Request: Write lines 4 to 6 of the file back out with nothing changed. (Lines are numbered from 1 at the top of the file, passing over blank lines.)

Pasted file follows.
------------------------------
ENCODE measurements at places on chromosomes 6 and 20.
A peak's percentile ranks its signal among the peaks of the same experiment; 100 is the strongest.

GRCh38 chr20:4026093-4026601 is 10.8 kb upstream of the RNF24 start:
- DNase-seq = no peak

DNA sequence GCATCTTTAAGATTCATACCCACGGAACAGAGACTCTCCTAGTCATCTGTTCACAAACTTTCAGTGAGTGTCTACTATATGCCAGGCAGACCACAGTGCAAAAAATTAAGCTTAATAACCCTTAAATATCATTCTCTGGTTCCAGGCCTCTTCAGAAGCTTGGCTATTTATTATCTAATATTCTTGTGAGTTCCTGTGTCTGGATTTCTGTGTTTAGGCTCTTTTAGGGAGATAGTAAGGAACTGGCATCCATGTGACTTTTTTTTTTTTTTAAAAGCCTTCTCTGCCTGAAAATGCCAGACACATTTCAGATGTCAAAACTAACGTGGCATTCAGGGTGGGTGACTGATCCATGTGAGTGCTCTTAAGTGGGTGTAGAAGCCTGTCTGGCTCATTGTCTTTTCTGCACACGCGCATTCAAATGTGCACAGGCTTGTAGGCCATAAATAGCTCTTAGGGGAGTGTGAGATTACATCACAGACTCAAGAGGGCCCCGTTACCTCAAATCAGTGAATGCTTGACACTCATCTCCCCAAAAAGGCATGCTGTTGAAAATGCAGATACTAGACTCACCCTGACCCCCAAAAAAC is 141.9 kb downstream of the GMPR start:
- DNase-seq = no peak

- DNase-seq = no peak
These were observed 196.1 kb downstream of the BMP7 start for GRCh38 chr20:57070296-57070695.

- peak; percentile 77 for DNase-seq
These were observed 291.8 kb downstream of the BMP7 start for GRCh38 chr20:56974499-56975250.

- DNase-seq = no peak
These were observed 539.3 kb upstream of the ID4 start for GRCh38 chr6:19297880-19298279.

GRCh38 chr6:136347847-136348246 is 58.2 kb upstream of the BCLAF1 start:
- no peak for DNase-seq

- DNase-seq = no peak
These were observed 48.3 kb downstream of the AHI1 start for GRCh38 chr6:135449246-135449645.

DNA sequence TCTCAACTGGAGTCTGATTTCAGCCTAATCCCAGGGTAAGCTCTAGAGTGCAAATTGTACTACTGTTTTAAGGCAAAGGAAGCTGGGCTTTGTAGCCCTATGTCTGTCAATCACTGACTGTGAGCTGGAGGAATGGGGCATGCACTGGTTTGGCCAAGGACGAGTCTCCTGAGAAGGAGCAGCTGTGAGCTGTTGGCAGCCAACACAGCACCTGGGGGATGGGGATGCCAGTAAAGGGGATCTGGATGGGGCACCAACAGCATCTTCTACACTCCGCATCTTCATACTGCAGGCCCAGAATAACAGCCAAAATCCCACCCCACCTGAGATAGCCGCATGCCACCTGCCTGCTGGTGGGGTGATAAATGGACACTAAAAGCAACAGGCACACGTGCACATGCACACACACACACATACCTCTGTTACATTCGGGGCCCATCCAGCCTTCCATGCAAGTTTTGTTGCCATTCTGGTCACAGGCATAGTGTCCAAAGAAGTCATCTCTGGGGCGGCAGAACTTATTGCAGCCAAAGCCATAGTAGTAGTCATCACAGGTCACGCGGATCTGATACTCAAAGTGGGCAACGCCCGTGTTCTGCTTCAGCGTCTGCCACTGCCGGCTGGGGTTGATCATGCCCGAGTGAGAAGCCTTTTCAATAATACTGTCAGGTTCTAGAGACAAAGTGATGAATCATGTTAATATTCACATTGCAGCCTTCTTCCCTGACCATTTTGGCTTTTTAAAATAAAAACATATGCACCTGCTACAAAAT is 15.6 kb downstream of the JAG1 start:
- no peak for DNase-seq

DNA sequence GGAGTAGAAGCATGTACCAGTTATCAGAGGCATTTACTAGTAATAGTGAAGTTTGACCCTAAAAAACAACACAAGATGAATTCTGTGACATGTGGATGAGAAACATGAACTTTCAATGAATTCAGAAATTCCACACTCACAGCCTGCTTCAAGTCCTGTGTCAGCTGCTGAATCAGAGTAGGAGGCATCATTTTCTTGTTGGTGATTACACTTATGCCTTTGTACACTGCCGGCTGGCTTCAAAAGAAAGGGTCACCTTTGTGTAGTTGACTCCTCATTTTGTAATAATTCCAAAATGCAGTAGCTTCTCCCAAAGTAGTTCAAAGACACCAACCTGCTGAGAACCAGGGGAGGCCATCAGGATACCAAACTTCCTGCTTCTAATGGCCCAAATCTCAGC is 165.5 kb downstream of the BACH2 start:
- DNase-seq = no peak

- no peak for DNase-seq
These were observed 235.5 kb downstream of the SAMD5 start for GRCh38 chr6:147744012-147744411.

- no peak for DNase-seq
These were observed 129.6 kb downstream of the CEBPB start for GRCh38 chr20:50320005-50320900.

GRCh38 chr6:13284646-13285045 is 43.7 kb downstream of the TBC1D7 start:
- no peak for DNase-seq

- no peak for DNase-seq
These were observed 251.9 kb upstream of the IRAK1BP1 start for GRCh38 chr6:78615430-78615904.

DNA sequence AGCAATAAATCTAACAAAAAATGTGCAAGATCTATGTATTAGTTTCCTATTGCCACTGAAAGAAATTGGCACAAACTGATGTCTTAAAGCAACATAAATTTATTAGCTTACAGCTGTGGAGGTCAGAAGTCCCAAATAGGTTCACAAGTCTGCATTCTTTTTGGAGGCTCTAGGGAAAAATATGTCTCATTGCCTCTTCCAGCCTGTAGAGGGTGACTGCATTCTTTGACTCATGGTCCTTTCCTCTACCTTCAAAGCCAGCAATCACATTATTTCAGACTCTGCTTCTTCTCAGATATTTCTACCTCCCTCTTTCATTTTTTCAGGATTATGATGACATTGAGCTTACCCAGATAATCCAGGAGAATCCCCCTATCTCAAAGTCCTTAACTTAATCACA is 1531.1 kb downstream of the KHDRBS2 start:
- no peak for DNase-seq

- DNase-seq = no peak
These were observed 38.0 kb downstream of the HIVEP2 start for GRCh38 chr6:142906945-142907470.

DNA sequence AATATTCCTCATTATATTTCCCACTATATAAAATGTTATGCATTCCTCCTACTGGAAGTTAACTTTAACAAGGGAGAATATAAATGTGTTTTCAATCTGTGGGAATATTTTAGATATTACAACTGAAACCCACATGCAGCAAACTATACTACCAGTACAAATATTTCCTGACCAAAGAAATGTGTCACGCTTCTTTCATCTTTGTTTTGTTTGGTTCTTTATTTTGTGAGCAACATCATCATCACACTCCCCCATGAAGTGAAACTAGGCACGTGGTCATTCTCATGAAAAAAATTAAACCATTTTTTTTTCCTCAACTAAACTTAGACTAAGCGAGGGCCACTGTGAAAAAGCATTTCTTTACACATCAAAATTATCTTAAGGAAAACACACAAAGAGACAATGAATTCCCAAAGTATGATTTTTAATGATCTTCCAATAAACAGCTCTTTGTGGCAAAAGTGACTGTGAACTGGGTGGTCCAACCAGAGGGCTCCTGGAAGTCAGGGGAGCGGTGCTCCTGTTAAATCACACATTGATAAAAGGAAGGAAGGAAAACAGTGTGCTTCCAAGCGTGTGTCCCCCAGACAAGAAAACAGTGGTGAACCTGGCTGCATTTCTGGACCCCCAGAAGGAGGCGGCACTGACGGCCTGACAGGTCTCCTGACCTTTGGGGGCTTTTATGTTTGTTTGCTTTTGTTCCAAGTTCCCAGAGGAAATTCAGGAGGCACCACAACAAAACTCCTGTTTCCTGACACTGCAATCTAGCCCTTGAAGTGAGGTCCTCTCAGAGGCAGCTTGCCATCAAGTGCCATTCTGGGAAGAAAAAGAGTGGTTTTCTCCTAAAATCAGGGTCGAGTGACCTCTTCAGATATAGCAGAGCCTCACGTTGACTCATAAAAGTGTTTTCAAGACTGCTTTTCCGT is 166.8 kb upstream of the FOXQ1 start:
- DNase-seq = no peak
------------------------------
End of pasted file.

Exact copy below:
- DNase-seq = no peak

DNA sequence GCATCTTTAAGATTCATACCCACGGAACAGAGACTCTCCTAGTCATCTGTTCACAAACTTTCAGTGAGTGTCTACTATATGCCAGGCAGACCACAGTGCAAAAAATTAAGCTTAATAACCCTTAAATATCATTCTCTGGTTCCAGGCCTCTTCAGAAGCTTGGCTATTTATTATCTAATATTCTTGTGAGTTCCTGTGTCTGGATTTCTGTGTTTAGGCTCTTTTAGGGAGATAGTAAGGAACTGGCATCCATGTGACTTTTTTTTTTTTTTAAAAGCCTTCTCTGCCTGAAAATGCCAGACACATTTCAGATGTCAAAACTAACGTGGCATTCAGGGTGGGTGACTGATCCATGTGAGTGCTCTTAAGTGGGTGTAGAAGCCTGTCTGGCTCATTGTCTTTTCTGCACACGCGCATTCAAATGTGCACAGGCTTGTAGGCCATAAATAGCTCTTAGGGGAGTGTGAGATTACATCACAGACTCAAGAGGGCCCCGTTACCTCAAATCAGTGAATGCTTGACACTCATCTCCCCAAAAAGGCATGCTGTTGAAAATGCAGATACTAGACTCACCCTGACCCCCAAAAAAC is 141.9 kb downstream of the GMPR start:
- DNase-seq = no peak